Fairness Doctrine once again law of the land

Opinionated authors must now write for both sides.

After years of dormancy, the so-called Fairness Doctrine has returned.  But the new doctrine goes beyond traditional boundaries of broadcast media to cover books, magazines, and the Internet.

The Fairness Doctrine dates back to the mid-20th century, when the FCC required broadcasters to discuss public issues while presenting differing views.  It ended during the Reagan Administration but came roaring back with the election of President Obama.

The provision requiring broadcasters to present balanced opinions remains the most controversial aspect of the rule, but is passionately defended by its promoters.

“When a certain commodity can’t compete in the open market, we typically subsidize it.  That’s what we’re doing with our ideas since people apparently won’t listen to them voluntarily,” said Mary Huss of StayOff.org, a liberal activist group.  “So think of it as a subsidy for much-needed balance in viewpoints.”

Huss and other progressives emphasize the fairness of having different views presented.  “You shouldn’t just hear one side of an issue; you should hear ours, too,” she said.

The new variation of the Fairness Doctrine goes beyond broadcast media – adding fuel to the debate in the process.  Books, magazines, and Web sites are also required to present contrasting views on public policy issues.

FCC Chairman Julius Genachowski defends the broad coverage.  “In this day and age, people are getting their information from sources beyond the traditional media covered by the original doctrine,” he said.  “So it’s our job to keep up and make sure fairness exists in all media.”

The law will apply to all new books and magazines produced in the year 2010 on.  For every book or article, authors will be required to publish another work that approaches the subject matter from the opposite viewpoint.

“If you write a book against Barack Obama, you now must write one in favor of him; if you do an article on why high taxes are bad, you must do one on why they are good,” said Copps.  “This will ensure public access to a wide range of ideas.”

In order to comply, authors will be prevented from publishing their original work until they produce one from an opposing view as well.  The author must then submit both manuscripts to the FCC Fairness Doctrine Review Commission, which will study them to make sure there is ideological balance.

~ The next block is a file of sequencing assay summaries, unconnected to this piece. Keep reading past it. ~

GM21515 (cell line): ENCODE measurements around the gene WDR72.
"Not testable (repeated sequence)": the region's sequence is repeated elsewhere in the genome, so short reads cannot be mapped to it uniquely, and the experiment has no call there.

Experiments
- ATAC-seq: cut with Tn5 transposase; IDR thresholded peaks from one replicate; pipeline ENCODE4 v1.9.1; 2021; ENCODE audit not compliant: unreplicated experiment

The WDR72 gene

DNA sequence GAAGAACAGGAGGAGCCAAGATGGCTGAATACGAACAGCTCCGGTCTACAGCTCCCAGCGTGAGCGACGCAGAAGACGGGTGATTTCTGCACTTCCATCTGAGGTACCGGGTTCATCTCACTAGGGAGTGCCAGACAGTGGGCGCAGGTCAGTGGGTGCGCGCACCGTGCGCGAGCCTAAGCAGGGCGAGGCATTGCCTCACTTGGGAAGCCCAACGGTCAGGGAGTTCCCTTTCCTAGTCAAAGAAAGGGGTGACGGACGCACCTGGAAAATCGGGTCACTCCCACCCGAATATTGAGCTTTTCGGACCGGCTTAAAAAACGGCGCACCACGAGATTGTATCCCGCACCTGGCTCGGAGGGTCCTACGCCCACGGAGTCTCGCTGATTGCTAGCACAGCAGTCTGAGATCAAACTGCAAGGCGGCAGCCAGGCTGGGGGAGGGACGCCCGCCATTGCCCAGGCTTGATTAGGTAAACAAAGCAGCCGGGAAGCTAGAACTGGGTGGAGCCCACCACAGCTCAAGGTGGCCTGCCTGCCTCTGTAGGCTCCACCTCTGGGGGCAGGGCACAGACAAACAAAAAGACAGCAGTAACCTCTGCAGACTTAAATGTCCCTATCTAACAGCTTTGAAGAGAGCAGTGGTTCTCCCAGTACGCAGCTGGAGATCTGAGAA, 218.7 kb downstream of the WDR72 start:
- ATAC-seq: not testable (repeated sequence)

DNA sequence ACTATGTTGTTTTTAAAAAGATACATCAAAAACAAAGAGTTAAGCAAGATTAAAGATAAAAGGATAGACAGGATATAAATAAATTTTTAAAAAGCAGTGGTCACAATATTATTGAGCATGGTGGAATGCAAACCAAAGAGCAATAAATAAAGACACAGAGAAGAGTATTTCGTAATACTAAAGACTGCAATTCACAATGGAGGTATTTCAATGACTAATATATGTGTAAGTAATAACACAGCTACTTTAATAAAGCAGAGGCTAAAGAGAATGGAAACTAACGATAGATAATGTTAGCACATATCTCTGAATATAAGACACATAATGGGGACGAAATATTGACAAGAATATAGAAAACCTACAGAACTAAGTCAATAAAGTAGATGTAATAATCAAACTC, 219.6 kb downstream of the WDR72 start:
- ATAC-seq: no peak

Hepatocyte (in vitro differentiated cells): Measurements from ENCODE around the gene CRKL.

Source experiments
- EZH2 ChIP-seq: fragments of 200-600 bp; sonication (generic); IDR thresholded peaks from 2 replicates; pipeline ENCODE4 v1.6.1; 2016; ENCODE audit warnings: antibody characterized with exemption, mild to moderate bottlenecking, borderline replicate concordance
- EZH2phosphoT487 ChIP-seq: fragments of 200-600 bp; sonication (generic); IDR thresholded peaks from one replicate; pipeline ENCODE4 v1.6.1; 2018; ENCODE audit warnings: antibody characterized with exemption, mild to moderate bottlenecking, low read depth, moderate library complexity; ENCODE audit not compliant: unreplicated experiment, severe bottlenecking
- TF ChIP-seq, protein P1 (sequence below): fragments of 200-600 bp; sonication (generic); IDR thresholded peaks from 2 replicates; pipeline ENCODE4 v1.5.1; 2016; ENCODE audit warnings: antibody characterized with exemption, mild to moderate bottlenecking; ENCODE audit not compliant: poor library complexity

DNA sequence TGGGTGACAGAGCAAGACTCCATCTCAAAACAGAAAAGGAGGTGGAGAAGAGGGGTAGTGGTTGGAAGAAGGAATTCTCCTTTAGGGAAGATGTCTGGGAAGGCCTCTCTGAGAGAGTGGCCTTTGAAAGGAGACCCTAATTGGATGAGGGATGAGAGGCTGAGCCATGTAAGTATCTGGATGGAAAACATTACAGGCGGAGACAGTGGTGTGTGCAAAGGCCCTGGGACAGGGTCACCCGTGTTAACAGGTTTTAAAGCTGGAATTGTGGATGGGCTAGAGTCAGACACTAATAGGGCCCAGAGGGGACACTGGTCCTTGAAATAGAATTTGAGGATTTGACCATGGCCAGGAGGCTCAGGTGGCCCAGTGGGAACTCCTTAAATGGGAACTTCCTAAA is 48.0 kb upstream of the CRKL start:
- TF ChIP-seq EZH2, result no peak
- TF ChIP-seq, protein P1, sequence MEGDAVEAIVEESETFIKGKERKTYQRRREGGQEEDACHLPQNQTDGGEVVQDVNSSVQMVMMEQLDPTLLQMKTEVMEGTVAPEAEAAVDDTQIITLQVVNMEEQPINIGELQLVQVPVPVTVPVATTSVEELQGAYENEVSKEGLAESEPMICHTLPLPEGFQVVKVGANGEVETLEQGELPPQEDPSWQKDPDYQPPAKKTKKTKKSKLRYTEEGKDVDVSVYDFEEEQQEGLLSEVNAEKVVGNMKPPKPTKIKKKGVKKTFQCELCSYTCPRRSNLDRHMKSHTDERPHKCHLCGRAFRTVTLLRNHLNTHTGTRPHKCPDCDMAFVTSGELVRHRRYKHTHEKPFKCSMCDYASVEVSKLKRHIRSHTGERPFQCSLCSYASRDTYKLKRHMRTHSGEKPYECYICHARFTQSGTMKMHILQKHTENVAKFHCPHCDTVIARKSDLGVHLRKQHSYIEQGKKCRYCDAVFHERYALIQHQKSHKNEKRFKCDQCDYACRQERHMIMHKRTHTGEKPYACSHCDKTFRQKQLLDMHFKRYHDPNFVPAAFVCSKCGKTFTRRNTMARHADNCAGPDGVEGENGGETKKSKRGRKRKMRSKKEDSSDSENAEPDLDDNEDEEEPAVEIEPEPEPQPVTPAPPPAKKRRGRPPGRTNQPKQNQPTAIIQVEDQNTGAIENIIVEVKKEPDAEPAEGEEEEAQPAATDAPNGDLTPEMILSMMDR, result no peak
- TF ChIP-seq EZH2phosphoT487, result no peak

In determining whether there is balance, the FCC will consider such factors as the length of the respective works and the number of arguments made for both sides.  The Review Commission will then vote on whether the balance requirement is met and the book may be published.

Opponents of the rule decried it as going too far.  “The original Fairness Doctrine only applied to broadcast media, and that was bad enough,” said Mark Nelson, president of the Media Freedom Alliance, which strongly lobbied against the new law.

The rule also applies to the Internet.  Authors of Web sites with partisan or ideological leanings will be required to make sites with opposing content or risk being shut down.

In recent years, conservative books have enjoyed vast popularity, while books promoting liberal views haven’t fared as well.  To remedy this imbalance, the Fairness Doctrine requires conservative publishing companies to be forcibly closed down until liberal publishing companies become more competitive.

Some conservative publishers are so popular that their headquarters will be bombed and their books burned in order to allow liberal counterparts to compete.

“We will level the playing field by leveling these companies, literally,” said Genachowski.  “This is the same basic principle we apply with anti-trust laws to corporate monopolies, so it makes sense to do it with publishers that have a monopoly on ideas.”

Many argue that old suspicions about the doctrine being a threat to the First Amendment have been confirmed.  Supporters counter that the rule’s detractors are opposing basic fairness.

“Those who don’t like this would rather we only have one set of ideas, one way of thinking,” said Sen. Kent Conrad, D-N.D., who was chief sponsor of the legislation mandating the doctrine.  “You know who else believed in that?  Hitler.”

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